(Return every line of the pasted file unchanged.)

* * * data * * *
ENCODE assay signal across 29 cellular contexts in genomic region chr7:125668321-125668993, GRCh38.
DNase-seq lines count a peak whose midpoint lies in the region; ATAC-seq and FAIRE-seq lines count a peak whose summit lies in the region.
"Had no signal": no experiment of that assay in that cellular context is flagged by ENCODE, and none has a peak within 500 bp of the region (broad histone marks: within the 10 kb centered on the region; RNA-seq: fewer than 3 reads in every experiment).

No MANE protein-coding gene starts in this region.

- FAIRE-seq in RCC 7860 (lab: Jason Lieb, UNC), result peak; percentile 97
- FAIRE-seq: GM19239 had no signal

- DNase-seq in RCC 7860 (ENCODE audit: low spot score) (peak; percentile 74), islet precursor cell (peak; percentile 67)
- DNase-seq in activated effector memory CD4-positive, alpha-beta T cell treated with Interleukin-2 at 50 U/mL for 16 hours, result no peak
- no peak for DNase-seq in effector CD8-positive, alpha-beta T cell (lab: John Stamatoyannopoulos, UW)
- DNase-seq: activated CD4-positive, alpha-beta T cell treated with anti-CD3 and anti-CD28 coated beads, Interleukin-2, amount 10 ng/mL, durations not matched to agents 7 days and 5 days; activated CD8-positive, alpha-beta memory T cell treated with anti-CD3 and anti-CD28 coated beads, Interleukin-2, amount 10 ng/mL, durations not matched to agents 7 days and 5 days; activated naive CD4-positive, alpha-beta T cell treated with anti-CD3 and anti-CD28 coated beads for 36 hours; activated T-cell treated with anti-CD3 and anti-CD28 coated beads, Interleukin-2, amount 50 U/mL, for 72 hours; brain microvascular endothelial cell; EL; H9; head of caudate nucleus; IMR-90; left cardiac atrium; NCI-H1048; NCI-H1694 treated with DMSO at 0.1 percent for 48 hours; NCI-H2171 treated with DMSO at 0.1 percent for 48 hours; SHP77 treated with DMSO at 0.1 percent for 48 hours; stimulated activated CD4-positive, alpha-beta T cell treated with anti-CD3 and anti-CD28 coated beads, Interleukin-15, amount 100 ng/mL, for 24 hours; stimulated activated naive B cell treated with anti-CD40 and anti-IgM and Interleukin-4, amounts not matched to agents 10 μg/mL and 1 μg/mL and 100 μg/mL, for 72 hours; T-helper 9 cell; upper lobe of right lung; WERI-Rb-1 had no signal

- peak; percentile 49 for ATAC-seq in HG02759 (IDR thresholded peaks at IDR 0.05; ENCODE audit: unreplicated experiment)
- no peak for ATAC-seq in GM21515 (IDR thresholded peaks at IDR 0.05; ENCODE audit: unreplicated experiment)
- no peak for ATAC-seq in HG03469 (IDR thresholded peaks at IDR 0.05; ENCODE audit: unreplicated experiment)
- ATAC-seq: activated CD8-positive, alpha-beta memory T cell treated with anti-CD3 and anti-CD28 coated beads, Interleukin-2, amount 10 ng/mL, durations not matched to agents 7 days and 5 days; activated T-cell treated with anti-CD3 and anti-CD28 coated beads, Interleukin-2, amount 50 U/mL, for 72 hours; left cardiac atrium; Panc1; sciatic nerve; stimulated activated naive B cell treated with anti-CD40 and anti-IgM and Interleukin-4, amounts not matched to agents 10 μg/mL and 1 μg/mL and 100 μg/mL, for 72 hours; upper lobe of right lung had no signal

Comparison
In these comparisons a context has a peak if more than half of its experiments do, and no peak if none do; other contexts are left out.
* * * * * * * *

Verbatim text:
ENCODE assay signal across 29 cellular contexts in genomic region chr7:125668321-125668993, GRCh38.
DNase-seq lines count a peak whose midpoint lies in the region; ATAC-seq and FAIRE-seq lines count a peak whose summit lies in the region.
"Had no signal": no experiment of that assay in that cellular context is flagged by ENCODE, and none has a peak within 500 bp of the region (broad histone marks: within the 10 kb centered on the region; RNA-seq: fewer than 3 reads in every experiment).

No MANE protein-coding gene starts in this region.

- FAIRE-seq in RCC 7860 (lab: Jason Lieb, UNC), result peak; percentile 97
- FAIRE-seq: GM19239 had no signal

- DNase-seq in RCC 7860 (ENCODE audit: low spot score) (peak; percentile 74), islet precursor cell (peak; percentile 67)
- DNase-seq in activated effector memory CD4-positive, alpha-beta T cell treated with Interleukin-2 at 50 U/mL for 16 hours, result no peak
- no peak for DNase-seq in effector CD8-positive, alpha-beta T cell (lab: John Stamatoyannopoulos, UW)
- DNase-seq: activated CD4-positive, alpha-beta T cell treated with anti-CD3 and anti-CD28 coated beads, Interleukin-2, amount 10 ng/mL, durations not matched to agents 7 days and 5 days; activated CD8-positive, alpha-beta memory T cell treated with anti-CD3 and anti-CD28 coated beads, Interleukin-2, amount 10 ng/mL, durations not matched to agents 7 days and 5 days; activated naive CD4-positive, alpha-beta T cell treated with anti-CD3 and anti-CD28 coated beads for 36 hours; activated T-cell treated with anti-CD3 and anti-CD28 coated beads, Interleukin-2, amount 50 U/mL, for 72 hours; brain microvascular endothelial cell; EL; H9; head of caudate nucleus; IMR-90; left cardiac atrium; NCI-H1048; NCI-H1694 treated with DMSO at 0.1 percent for 48 hours; NCI-H2171 treated with DMSO at 0.1 percent for 48 hours; SHP77 treated with DMSO at 0.1 percent for 48 hours; stimulated activated CD4-positive, alpha-beta T cell treated with anti-CD3 and anti-CD28 coated beads, Interleukin-15, amount 100 ng/mL, for 24 hours; stimulated activated naive B cell treated with anti-CD40 and anti-IgM and Interleukin-4, amounts not matched to agents 10 μg/mL and 1 μg/mL and 100 μg/mL, for 72 hours; T-helper 9 cell; upper lobe of right lung; WERI-Rb-1 had no signal

- peak; percentile 49 for ATAC-seq in HG02759 (IDR thresholded peaks at IDR 0.05; ENCODE audit: unreplicated experiment)
- no peak for ATAC-seq in GM21515 (IDR thresholded peaks at IDR 0.05; ENCODE audit: unreplicated experiment)
- no peak for ATAC-seq in HG03469 (IDR thresholded peaks at IDR 0.05; ENCODE audit: unreplicated experiment)
- ATAC-seq: activated CD8-positive, alpha-beta memory T cell treated with anti-CD3 and anti-CD28 coated beads, Interleukin-2, amount 10 ng/mL, durations not matched to agents 7 days and 5 days; activated T-cell treated with anti-CD3 and anti-CD28 coated beads, Interleukin-2, amount 50 U/mL, for 72 hours; left cardiac atrium; Panc1; sciatic nerve; stimulated activated naive B cell treated with anti-CD40 and anti-IgM and Interleukin-4, amounts not matched to agents 10 μg/mL and 1 μg/mL and 100 μg/mL, for 72 hours; upper lobe of right lung had no signal

Comparison
In these comparisons a context has a peak if more than half of its experiments do, and no peak if none do; other contexts are left out.